A retrospective, single-center study was conducted on patients who underwent resection of brain metastases between 2014 and 2022 and had clinical and genomic data available. Postoperative nLMD was the primary endpoint of interest. Targeted next-generation sequencing of > 500 oncogenes was performed in brain metastases. Cox proportional hazards analyses were performed to identify clinical features and genomic alterations associated with nLMD.

RESULTS

The cohort comprised 101 patients with tumors originating from multiple cancer types. There were 15 patients with nLMD (14.9% of the cohort) with a median time from surgery to nLMD diagnosis of 8.2 months. Two supervised machine learning algorithms consistently identified CDKN2A/B codeletion and ERBB2 amplification as the top predictors associated with postoperative nLMD across all cancer types. In a multivariate Cox proportional hazards analysis including clinical factors and genomic alterations observed in the cohort, tumor volume (× 10 cm3; HR 1.2, 95% CI 1.01–1.5; p = 0.04), CDKN2A/B codeletion (HR 5.3, 95% CI 1.7–16.9; p = 0.004), and ERBB2 amplification (HR 3.9, 95% CI 1.1–14.4; p = 0.04) were associated with a decreased time to postoperative nLMD.

CONCLUSIONS

In addition to increased resected tumor volume, ERBB2 amplification and CDKN2A/B deletion were independently associated with an increased risk of postoperative nLMD across multiple cancer types. Additional work is needed to determine if targeted therapy decreases this risk in the postoperative setting.

Free access

Identification of risk factors associated with leptomeningeal disease after resection of brain metastases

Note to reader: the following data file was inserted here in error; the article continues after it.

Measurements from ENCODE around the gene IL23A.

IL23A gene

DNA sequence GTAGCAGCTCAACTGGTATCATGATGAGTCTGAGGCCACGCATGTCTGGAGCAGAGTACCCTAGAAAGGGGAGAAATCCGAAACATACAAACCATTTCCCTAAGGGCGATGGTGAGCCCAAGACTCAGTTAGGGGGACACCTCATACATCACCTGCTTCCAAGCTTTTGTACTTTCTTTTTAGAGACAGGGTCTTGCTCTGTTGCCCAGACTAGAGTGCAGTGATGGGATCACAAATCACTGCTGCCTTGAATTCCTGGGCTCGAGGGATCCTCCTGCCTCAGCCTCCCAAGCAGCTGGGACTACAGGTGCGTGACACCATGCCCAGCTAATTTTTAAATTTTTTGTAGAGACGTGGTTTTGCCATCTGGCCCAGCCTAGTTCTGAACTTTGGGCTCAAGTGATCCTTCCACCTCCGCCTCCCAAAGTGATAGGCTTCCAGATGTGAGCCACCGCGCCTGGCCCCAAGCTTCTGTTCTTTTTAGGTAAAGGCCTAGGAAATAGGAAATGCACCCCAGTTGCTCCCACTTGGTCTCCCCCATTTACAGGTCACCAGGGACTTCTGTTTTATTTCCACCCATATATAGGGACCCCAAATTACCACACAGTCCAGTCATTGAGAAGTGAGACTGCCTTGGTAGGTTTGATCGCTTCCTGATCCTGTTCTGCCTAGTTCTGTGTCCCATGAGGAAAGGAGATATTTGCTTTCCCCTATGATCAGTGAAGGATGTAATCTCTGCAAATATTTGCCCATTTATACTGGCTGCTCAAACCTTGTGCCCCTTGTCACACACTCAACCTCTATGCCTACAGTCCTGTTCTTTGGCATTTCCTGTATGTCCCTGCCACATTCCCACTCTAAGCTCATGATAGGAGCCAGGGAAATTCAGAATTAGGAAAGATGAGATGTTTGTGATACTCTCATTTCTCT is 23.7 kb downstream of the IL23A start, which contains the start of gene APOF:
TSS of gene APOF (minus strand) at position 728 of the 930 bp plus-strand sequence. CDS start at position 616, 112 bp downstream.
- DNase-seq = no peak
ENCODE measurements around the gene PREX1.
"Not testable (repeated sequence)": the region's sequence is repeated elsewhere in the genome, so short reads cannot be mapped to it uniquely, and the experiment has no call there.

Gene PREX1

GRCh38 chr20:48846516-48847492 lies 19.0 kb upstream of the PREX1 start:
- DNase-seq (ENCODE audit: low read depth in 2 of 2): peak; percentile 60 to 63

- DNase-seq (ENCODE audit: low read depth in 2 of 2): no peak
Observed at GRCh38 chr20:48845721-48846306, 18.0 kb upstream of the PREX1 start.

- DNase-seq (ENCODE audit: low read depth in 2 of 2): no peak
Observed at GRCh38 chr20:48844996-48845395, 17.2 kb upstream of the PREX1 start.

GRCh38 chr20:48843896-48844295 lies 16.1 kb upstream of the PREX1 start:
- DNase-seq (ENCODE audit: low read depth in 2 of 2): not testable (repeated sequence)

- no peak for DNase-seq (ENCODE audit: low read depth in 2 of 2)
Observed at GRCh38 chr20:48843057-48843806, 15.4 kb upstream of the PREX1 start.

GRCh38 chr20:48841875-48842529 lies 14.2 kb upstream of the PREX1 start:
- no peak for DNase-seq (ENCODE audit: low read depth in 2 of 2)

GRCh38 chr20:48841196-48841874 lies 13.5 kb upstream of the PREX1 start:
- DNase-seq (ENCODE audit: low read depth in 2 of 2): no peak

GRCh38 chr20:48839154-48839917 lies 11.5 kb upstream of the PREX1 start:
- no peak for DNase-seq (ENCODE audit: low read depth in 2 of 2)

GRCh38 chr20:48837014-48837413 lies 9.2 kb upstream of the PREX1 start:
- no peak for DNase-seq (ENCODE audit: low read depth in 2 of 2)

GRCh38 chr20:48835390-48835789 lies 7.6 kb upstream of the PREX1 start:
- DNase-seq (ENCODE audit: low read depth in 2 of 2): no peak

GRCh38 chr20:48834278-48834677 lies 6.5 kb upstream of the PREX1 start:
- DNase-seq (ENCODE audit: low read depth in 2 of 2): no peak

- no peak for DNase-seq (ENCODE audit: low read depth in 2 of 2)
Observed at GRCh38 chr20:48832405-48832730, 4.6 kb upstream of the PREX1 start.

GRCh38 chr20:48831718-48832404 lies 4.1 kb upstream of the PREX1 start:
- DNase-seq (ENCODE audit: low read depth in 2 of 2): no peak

Ramin A. Morshed, Satvir Saggi, Daniel D. Cummins, Annette M. Molinaro, Jacob S. Young, Jennifer A. Viner, Javier E. Villanueva-Meyer, Ezequiel Goldschmidt, Lauren Boreta, Steve E. Braunstein, Edward F. Chang, Michael W. McDermott, Mitchel S. Berger, Philip V. Theodosopoulos, Shawn L. Hervey-Jumper, Manish K. Aghi, and Mariza Daras

OBJECTIVE

Resection of brain metastases (BMs) may be associated with increased risk of leptomeningeal disease (LMD). This study examined rates and predictors of LMD, including imaging subtypes, in patients who underwent resection of a BM followed by postoperative radiation.

METHODS

A retrospective, single-center study was conducted examining overall LMD, classic LMD (cLMD), and nodular LMD (nLMD) risk. Logistic regression, Cox proportional hazards, and random forest analyses were performed to identify risk factors associated with LMD.

RESULTS

Of the 217 patients in the cohort, 47 (21.7%) developed postoperative LMD, with 19 cases (8.8%) of cLMD and 28 cases (12.9%) of nLMD. Six-, 12-, and 24-month LMD-free survival rates were 92.3%, 85.6%, and 71.4%, respectively. Patients with cLMD had worse survival outcomes from the date of LMD diagnosis compared with nLMD (median 2.4 vs 6.9 months, p = 0.02, log-rank test). Cox proportional hazards analysis identified cerebellar/insular/occipital location (hazard ratio [HR] 3.25, 95% confidence interval [CI] 1.73–6.11, p = 0.0003), absence of extracranial disease (HR 2.49, 95% CI 1.27–4.88, p = 0.008), and ventricle contact (HR 2.82, 95% CI 1.5–5.3, p = 0.001) to be associated with postoperative LMD. A predictive model using random forest analysis with an area under the receiver operating characteristic curve of 0.87 in a test cohort identified tumor location, systemic disease status, and tumor volume as the most important factors associated with LMD.

CONCLUSIONS

Tumor location, absence of extracranial disease at the time of surgery, ventricle contact, and increased tumor volume were associated with LMD. Further work is needed to determine whether escalating therapies in patients at risk of LMD prevents disease dissemination.